In two 14-week, placebo-controlled studies in 720 subjects, the average net reduction in HbA1c for glimepiride tablets patients treated with 8 mg once daily was 2.0% in absolute units compared with placebo-treated patients. In a long-term, randomized, placebo-controlled study of Type 2 diabetic patients unresponsive to dietary management, glimepiride therapy improved postprandial insulin/C-peptide responses, and 75% of patients achieved and maintained control of blood glucose and HbA1c . Efficacy results were not affected by age, gender, weight, or race.
In long-term extension trials with previously-treated patients, no meaningful deterioration in mean fasting blood glucose (FBG) or HbA1c levels was seen after 2 1/2 years of glimepiride therapy.
Combination therapy with glimepiride and insulin (70% NPH/30% regular) was compared to placebo/insulin in secondary failure patients whose body weight was >130% of their ideal body weight. Initially, 5-10 units of insulin were administered with the main evening meal and titrated upward weekly to achieve predefined FPG values. Both groups in this double blind study achieved similar reductions in FPG levels but the glimepiride/insulin therapy group used approximately 38% less insulin.
Glimepiride therapy is effective in controlling blood glucose without deleterious changes in the plasma lipoprotein profiles of patients treated for Type 2 diabetes.
After oral administration, glimepiride is completely (100%) absorbed from the GI tract. Studies with single oral doses in normal subjects and with multiple oral doses in patients with Type 2 diabetes have shown significant absorption of glimepiride within 1 hour after administration and peak drug levels (Cmax ) at 2 to 3 hours. When glimepiride was given with meals, the mean Tmax (time to reach Cmax ) was slightly increased (12%) and the mean Cmax and AUC (area under the curve) were slightly decreased (8% and 9%, respectively).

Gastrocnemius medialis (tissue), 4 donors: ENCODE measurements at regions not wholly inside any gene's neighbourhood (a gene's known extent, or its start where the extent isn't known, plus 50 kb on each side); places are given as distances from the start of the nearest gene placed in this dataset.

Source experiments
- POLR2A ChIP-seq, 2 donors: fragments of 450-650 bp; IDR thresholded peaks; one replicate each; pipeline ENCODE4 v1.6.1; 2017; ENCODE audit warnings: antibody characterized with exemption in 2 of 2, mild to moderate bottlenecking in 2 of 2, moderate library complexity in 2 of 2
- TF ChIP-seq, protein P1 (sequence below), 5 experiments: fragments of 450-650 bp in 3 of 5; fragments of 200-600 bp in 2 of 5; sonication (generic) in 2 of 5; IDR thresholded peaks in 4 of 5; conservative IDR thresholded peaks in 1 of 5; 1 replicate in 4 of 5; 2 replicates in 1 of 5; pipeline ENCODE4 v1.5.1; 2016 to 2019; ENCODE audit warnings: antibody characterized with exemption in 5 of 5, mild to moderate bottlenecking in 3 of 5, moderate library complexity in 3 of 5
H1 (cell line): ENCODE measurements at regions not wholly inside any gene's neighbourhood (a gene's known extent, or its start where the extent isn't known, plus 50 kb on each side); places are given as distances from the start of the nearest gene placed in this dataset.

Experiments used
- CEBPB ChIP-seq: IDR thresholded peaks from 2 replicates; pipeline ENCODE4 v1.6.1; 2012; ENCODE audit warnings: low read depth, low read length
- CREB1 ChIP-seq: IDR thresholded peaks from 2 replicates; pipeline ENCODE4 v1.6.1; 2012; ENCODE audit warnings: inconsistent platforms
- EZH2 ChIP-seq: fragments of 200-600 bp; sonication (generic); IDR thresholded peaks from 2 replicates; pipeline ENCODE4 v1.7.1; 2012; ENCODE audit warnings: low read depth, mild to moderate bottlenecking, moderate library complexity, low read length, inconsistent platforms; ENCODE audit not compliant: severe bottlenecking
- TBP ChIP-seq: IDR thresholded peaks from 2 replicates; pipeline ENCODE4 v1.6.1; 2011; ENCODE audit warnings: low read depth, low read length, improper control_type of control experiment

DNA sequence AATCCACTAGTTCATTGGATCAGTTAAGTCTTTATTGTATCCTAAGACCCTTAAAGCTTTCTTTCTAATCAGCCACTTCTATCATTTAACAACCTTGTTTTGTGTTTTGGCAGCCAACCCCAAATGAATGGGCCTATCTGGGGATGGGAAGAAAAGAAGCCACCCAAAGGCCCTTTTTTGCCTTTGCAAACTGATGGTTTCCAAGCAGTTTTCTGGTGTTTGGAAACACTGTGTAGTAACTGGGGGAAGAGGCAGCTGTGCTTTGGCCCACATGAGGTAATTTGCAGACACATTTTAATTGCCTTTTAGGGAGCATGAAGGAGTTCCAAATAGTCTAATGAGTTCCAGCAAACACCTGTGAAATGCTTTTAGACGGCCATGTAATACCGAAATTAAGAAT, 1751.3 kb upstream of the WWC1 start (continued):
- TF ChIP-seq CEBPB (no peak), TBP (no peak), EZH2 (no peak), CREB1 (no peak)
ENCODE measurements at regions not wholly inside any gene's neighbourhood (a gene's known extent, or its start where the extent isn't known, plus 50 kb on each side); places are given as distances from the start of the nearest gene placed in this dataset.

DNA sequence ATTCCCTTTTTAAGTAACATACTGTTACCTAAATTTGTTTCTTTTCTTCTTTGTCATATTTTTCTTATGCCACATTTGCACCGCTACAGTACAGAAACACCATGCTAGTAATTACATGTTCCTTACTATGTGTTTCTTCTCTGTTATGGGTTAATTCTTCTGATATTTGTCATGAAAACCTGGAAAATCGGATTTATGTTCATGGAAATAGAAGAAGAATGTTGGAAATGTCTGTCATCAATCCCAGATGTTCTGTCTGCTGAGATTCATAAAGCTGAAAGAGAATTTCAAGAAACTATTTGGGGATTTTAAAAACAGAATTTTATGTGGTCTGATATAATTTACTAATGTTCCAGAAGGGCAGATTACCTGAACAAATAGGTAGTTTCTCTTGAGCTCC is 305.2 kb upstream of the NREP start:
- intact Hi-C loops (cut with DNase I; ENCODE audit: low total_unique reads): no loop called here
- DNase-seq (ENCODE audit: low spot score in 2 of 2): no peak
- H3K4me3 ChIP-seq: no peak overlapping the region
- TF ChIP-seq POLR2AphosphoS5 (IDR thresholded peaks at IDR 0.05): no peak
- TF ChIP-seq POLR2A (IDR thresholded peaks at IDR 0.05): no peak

After intravenous (IV) dosing in normal subjects, the volume of distribution (Vd) was 8.8 L (113 mL/kg), and the total body clearance (CL) was 47.8 mL/min. Protein binding was greater than 99.5%.
Glimepiride is completely metabolized by oxidative biotransformation after either an IV or oral dose. The major metabolites are the cyclohexyl hydroxy methyl derivative (M1) and the carboxyl derivative (M2). Cytochrome P450 2C9 has been shown to be involved in the biotransformation of glimepiride to M1. M1 is further metabolized to M2 by one or several cytosolic enzymes. M1, but not M2, possesses about 1/3 of the pharmacological activity as compared to its parent in an animal model; however, whether the glucose-lowering effect of M1 is clinically meaningful is not clear.
When14 C-glimepiride was given orally, approximately 60% of the total radioactivity was recovered in the urine in 7 days and M1 (predominant) and M2 accounted for 80-90% of that recovered in the urine. Approximately 40% of the total radioactivity was recovered in feces and M1 and M2 (predominant) accounted for about 70% of that recovered in feces. No parent drug was recovered from urine or feces. After IV dosing in patients, no significant biliary excretion of glimepiride or its M1 metabolite has been observed.
The pharmacokinetic parameters of glimepiride obtained from a single-dose, crossover, dose-proportionality (1, 2, 4, and 8 mg) study in normal subjects and from a single- and multiple-dose, parallel, dose-proportionality (4 and 8 mg) study in patients with Type 2 diabetes are summarized below:
These data indicate that glimepiride did not accumulate in serum, and the pharmacokinetics of glimepiride were not different in healthy volunteers and in Type 2 diabetic patients. Oral clearance of glimepiride did not change over the 1-8-mg dose range, indicating linear pharmacokinetics.